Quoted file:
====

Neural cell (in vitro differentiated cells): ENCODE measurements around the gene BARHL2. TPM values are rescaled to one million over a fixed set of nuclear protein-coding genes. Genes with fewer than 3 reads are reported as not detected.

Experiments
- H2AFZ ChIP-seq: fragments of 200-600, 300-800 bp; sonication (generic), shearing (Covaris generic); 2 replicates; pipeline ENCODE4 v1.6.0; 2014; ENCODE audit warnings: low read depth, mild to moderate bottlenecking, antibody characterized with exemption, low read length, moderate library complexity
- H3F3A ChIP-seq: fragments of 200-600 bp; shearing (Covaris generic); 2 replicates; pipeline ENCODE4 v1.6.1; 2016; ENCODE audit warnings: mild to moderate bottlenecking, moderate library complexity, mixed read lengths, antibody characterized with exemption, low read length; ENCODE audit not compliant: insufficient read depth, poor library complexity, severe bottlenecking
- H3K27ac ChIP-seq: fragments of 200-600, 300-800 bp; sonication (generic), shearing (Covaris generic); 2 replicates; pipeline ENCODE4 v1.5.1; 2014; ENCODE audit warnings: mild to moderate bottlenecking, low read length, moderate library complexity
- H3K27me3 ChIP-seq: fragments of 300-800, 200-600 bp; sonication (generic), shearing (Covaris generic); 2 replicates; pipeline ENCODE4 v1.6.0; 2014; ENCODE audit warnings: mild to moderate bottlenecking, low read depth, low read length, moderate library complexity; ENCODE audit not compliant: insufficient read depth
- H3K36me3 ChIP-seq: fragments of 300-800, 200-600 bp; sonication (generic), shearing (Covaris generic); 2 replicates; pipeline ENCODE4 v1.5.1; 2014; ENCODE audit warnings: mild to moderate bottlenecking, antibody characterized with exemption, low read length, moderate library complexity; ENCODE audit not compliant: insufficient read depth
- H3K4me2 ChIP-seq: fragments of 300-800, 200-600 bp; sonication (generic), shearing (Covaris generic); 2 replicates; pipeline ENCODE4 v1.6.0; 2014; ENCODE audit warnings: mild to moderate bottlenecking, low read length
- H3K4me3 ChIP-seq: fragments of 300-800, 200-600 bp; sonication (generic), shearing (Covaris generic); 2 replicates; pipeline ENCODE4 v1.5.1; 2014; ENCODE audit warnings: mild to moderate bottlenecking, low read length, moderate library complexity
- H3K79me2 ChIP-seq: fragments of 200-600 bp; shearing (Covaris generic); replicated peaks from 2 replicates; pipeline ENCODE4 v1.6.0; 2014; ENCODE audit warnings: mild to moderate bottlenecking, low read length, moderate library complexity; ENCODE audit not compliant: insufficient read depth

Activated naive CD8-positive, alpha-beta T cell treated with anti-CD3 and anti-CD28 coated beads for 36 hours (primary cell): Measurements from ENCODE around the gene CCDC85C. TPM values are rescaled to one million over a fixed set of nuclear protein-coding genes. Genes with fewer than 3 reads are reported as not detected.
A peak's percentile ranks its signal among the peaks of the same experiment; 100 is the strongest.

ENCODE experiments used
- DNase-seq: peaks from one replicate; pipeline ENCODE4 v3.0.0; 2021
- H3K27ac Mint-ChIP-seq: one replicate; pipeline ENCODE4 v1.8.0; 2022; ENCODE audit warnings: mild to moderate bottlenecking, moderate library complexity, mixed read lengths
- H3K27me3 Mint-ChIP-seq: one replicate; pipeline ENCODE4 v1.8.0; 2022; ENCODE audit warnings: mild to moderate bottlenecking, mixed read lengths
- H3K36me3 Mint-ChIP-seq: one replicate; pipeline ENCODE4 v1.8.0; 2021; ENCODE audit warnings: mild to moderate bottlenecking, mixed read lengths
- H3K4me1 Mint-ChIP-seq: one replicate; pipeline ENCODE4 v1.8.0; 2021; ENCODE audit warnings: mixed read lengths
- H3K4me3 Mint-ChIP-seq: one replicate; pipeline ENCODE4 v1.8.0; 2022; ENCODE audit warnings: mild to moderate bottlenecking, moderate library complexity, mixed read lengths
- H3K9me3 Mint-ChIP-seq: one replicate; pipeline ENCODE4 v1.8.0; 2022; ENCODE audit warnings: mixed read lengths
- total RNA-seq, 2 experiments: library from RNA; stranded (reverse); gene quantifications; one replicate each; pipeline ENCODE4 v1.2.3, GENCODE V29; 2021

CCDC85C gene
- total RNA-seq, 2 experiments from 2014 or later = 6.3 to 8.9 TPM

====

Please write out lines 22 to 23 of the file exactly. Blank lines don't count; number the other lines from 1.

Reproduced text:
CCDC85C gene
- total RNA-seq, 2 experiments from 2014 or later = 6.3 to 8.9 TPM